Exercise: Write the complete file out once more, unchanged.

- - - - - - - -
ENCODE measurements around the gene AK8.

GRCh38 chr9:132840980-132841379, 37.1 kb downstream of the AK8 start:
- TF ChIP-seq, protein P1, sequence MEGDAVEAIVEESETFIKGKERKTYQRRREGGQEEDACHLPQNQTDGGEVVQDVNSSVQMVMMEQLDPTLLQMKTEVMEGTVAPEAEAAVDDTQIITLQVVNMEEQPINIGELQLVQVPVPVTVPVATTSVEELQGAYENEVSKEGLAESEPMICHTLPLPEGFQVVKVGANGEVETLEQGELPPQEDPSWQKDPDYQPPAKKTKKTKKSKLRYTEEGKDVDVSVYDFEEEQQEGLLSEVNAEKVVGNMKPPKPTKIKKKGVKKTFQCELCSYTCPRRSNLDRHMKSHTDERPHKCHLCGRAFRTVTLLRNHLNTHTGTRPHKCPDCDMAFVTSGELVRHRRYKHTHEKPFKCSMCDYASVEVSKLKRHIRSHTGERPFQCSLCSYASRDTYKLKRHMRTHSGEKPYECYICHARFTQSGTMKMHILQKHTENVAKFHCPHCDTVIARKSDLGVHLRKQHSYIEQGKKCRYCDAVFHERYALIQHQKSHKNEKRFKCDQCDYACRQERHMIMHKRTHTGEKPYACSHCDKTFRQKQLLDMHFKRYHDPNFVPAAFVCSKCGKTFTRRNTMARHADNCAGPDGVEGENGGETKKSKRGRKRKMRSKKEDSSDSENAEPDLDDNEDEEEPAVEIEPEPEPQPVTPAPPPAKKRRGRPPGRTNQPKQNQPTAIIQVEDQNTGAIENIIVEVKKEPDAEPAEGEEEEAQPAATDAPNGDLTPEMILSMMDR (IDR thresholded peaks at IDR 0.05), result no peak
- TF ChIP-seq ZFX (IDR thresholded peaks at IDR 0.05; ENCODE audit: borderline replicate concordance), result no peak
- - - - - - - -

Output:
ENCODE measurements around the gene AK8.

GRCh38 chr9:132840980-132841379, 37.1 kb downstream of the AK8 start:
- TF ChIP-seq, protein P1, sequence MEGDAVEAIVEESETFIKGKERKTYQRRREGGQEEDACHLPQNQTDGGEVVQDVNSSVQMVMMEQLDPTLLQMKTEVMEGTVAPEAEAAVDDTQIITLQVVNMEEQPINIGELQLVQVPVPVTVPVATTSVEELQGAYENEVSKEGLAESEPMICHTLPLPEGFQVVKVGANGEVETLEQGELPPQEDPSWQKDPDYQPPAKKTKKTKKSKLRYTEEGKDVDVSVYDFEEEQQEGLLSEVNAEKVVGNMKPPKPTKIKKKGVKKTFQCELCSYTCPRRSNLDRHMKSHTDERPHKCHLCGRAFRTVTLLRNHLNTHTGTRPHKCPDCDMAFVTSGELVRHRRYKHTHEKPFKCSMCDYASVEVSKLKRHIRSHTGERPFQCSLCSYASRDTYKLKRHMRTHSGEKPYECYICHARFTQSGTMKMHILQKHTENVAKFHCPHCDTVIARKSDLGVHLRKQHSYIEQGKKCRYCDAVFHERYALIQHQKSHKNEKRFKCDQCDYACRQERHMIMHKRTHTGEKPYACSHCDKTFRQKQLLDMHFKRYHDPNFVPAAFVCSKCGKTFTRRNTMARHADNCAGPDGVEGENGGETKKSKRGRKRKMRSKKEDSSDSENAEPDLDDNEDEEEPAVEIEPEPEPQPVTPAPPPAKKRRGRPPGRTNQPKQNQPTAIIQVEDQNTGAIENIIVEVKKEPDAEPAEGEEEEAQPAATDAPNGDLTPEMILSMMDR (IDR thresholded peaks at IDR 0.05), result no peak
- TF ChIP-seq ZFX (IDR thresholded peaks at IDR 0.05; ENCODE audit: borderline replicate concordance), result no peak